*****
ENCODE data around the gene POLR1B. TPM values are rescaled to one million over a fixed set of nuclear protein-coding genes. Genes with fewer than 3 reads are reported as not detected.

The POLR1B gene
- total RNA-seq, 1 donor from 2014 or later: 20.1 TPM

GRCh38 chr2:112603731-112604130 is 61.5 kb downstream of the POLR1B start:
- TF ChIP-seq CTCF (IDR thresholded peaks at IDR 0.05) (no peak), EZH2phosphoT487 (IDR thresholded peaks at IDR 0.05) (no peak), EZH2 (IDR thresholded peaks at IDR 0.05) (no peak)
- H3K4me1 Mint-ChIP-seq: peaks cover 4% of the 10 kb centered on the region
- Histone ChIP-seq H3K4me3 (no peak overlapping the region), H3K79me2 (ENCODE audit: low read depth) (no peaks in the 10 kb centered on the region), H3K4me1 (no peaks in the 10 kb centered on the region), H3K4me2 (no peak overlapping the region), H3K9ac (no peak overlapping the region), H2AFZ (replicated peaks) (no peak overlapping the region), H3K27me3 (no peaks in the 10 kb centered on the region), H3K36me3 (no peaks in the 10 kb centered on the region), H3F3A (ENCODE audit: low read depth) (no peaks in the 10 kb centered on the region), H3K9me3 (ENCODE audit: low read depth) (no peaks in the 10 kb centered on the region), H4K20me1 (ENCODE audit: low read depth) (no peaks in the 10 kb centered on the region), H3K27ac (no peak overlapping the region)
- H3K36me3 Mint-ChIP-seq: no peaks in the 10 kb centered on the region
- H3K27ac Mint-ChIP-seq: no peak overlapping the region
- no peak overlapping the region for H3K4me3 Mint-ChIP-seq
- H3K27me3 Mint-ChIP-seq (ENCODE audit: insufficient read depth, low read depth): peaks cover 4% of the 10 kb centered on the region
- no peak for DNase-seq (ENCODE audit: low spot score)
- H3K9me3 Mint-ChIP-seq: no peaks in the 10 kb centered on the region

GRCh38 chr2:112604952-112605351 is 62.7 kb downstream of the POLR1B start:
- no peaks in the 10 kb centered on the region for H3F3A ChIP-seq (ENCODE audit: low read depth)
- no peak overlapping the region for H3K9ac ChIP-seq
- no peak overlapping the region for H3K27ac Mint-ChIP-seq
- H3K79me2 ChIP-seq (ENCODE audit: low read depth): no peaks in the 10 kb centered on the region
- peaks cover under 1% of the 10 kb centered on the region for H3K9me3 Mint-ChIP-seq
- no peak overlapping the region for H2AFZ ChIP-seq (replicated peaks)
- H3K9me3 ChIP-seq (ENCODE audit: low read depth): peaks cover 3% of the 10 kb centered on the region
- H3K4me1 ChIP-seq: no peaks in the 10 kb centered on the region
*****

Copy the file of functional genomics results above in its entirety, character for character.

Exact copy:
ENCODE data around the gene POLR1B. TPM values are rescaled to one million over a fixed set of nuclear protein-coding genes. Genes with fewer than 3 reads are reported as not detected.

The POLR1B gene
- total RNA-seq, 1 donor from 2014 or later: 20.1 TPM

GRCh38 chr2:112603731-112604130 is 61.5 kb downstream of the POLR1B start:
- TF ChIP-seq CTCF (IDR thresholded peaks at IDR 0.05) (no peak), EZH2phosphoT487 (IDR thresholded peaks at IDR 0.05) (no peak), EZH2 (IDR thresholded peaks at IDR 0.05) (no peak)
- H3K4me1 Mint-ChIP-seq: peaks cover 4% of the 10 kb centered on the region
- Histone ChIP-seq H3K4me3 (no peak overlapping the region), H3K79me2 (ENCODE audit: low read depth) (no peaks in the 10 kb centered on the region), H3K4me1 (no peaks in the 10 kb centered on the region), H3K4me2 (no peak overlapping the region), H3K9ac (no peak overlapping the region), H2AFZ (replicated peaks) (no peak overlapping the region), H3K27me3 (no peaks in the 10 kb centered on the region), H3K36me3 (no peaks in the 10 kb centered on the region), H3F3A (ENCODE audit: low read depth) (no peaks in the 10 kb centered on the region), H3K9me3 (ENCODE audit: low read depth) (no peaks in the 10 kb centered on the region), H4K20me1 (ENCODE audit: low read depth) (no peaks in the 10 kb centered on the region), H3K27ac (no peak overlapping the region)
- H3K36me3 Mint-ChIP-seq: no peaks in the 10 kb centered on the region
- H3K27ac Mint-ChIP-seq: no peak overlapping the region
- no peak overlapping the region for H3K4me3 Mint-ChIP-seq
- H3K27me3 Mint-ChIP-seq (ENCODE audit: insufficient read depth, low read depth): peaks cover 4% of the 10 kb centered on the region
- no peak for DNase-seq (ENCODE audit: low spot score)
- H3K9me3 Mint-ChIP-seq: no peaks in the 10 kb centered on the region

GRCh38 chr2:112604952-112605351 is 62.7 kb downstream of the POLR1B start:
- no peaks in the 10 kb centered on the region for H3F3A ChIP-seq (ENCODE audit: low read depth)
- no peak overlapping the region for H3K9ac ChIP-seq
- no peak overlapping the region for H3K27ac Mint-ChIP-seq
- H3K79me2 ChIP-seq (ENCODE audit: low read depth): no peaks in the 10 kb centered on the region
- peaks cover under 1% of the 10 kb centered on the region for H3K9me3 Mint-ChIP-seq
- no peak overlapping the region for H2AFZ ChIP-seq (replicated peaks)
- H3K9me3 ChIP-seq (ENCODE audit: low read depth): peaks cover 3% of the 10 kb centered on the region
- H3K4me1 ChIP-seq: no peaks in the 10 kb centered on the region